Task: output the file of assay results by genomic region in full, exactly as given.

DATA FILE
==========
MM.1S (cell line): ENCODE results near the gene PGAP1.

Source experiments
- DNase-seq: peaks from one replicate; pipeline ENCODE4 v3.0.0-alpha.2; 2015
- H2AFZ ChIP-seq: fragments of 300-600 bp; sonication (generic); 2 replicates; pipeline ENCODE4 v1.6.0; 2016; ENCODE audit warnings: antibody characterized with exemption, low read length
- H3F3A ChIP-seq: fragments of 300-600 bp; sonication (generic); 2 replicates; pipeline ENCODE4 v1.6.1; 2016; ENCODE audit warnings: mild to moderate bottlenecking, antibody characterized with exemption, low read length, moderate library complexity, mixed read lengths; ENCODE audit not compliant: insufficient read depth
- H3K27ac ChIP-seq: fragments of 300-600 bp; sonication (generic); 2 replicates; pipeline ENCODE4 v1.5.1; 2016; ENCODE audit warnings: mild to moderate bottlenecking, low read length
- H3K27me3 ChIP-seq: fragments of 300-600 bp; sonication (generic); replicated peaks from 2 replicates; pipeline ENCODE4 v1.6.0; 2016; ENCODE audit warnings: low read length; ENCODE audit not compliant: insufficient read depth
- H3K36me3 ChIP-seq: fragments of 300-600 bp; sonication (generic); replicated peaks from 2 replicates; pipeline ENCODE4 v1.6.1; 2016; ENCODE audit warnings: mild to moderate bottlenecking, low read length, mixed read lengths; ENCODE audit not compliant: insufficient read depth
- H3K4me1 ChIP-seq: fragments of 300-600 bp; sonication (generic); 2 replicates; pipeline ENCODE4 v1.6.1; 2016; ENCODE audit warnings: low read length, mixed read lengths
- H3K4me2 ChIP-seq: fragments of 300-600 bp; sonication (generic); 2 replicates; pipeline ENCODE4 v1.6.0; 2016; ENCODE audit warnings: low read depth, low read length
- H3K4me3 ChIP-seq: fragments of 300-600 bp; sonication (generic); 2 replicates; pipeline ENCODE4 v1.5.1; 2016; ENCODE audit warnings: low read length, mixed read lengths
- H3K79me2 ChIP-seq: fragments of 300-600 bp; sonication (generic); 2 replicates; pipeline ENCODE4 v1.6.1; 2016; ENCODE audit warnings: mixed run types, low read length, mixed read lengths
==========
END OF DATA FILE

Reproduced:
MM.1S (cell line): ENCODE results near the gene PGAP1.

Source experiments
- DNase-seq: peaks from one replicate; pipeline ENCODE4 v3.0.0-alpha.2; 2015
- H2AFZ ChIP-seq: fragments of 300-600 bp; sonication (generic); 2 replicates; pipeline ENCODE4 v1.6.0; 2016; ENCODE audit warnings: antibody characterized with exemption, low read length
- H3F3A ChIP-seq: fragments of 300-600 bp; sonication (generic); 2 replicates; pipeline ENCODE4 v1.6.1; 2016; ENCODE audit warnings: mild to moderate bottlenecking, antibody characterized with exemption, low read length, moderate library complexity, mixed read lengths; ENCODE audit not compliant: insufficient read depth
- H3K27ac ChIP-seq: fragments of 300-600 bp; sonication (generic); 2 replicates; pipeline ENCODE4 v1.5.1; 2016; ENCODE audit warnings: mild to moderate bottlenecking, low read length
- H3K27me3 ChIP-seq: fragments of 300-600 bp; sonication (generic); replicated peaks from 2 replicates; pipeline ENCODE4 v1.6.0; 2016; ENCODE audit warnings: low read length; ENCODE audit not compliant: insufficient read depth
- H3K36me3 ChIP-seq: fragments of 300-600 bp; sonication (generic); replicated peaks from 2 replicates; pipeline ENCODE4 v1.6.1; 2016; ENCODE audit warnings: mild to moderate bottlenecking, low read length, mixed read lengths; ENCODE audit not compliant: insufficient read depth
- H3K4me1 ChIP-seq: fragments of 300-600 bp; sonication (generic); 2 replicates; pipeline ENCODE4 v1.6.1; 2016; ENCODE audit warnings: low read length, mixed read lengths
- H3K4me2 ChIP-seq: fragments of 300-600 bp; sonication (generic); 2 replicates; pipeline ENCODE4 v1.6.0; 2016; ENCODE audit warnings: low read depth, low read length
- H3K4me3 ChIP-seq: fragments of 300-600 bp; sonication (generic); 2 replicates; pipeline ENCODE4 v1.5.1; 2016; ENCODE audit warnings: low read length, mixed read lengths
- H3K79me2 ChIP-seq: fragments of 300-600 bp; sonication (generic); 2 replicates; pipeline ENCODE4 v1.6.1; 2016; ENCODE audit warnings: mixed run types, low read length, mixed read lengths